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Attorney-Client Privilege

Can I tell you a secret?

I am often asked by my clients during our meetings “you will keep this between us right?” As I tell them, not only will I keep their information confidential because I have an ethical obligation as a lawyer to do so but I’ll also do it because I most likely have to.

There is something in the law that you may have heard of called the attorney-client privilege. This month, I would like to give you a brief overview of what that concept is and how it protects what you tell me. While I will not go into every nuance of the privilege here in this article (for which I am sure you will thank me), I thought that it might be useful to for you to have an understanding of the basics.

What is the attorney-client privilege?

At its most basic level, the attorney-client privilege is a legal concept that protects communications between a client and his or her attorney and keeps those communications confidential. It is one of the oldest and most respected privileges and was originally designed to prevent a lawyer from being compelled to testify against his or her client. As such, it encourages open and honest communication between clients and attorneys without fear that the information will be revealed to others, so that clients receive the best and most competent legal advice and representation.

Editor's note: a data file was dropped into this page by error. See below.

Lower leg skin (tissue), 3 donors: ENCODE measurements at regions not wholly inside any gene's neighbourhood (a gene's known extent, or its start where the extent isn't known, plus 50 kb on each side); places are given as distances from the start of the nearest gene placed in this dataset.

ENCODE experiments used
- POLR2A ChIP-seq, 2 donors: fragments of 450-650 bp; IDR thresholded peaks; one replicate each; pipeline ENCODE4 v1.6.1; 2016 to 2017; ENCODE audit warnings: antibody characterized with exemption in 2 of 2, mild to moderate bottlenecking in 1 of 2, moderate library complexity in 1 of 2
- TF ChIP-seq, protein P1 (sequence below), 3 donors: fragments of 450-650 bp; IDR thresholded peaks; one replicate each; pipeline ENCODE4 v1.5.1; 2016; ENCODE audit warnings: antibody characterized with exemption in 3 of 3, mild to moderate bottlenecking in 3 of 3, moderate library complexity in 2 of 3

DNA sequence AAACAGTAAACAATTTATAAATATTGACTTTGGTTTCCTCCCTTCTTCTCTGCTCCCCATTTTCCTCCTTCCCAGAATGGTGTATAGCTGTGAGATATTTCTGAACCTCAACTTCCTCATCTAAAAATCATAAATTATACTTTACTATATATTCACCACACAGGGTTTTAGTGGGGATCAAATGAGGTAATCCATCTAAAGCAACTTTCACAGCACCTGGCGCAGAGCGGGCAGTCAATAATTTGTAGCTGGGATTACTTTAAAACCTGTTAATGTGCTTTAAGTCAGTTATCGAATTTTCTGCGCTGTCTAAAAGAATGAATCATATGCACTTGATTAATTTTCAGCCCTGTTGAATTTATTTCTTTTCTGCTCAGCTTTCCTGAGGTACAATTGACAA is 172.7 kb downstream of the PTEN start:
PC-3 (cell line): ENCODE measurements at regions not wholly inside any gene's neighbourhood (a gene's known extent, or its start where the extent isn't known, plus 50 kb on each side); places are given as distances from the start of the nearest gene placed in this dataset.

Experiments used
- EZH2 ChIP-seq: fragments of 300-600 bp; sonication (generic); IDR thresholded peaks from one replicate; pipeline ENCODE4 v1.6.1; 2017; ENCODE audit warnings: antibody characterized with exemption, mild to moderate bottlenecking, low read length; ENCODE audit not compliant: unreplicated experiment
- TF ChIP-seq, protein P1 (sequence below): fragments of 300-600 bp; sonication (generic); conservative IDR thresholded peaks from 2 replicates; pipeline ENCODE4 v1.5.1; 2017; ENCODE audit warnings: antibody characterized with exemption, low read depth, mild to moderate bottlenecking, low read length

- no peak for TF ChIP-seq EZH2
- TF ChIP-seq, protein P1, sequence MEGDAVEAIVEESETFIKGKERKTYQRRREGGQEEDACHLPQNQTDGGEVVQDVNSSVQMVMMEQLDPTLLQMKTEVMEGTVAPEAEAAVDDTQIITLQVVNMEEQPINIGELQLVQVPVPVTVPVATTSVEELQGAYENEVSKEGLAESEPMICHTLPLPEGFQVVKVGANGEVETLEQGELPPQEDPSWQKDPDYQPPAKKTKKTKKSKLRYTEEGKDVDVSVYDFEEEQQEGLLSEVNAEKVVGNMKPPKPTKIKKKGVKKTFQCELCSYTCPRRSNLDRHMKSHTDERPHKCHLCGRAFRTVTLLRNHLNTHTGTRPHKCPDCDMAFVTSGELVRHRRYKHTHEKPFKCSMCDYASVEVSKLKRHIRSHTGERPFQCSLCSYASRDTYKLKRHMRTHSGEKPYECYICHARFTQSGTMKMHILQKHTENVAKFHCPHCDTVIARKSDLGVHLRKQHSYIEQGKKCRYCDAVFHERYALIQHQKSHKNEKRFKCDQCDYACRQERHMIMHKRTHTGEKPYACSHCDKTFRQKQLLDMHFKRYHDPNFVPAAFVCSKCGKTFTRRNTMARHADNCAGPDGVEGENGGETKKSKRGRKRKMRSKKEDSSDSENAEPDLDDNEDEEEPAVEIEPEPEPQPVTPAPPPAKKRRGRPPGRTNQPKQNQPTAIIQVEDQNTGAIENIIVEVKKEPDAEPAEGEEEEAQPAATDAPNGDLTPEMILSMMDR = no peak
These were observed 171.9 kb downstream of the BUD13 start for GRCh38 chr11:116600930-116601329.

While there are some variations in certain states, the general requirements under United States law for a valid assertion of the attorney-client privilege are as follows:

  1. The asserted holder of the privilege is (or sought to become) a client; and
  2. The person to whom the communication was made: (i)  is a member of the bar of a court (an attorney) or his subordinate, and (ii) in connection with this communication, is acting as an attorney; and
  3. The communication relates to a fact of which the attorney was informed: (i) by his client (ii) without the presence of strangers (iii)for the purpose of securing primarily either: (a)  an opinion of law (b) legal services, or (c)  assistance in some legal proceeding, (d) not for the purpose of committing a crime or other legal wrong (tort); and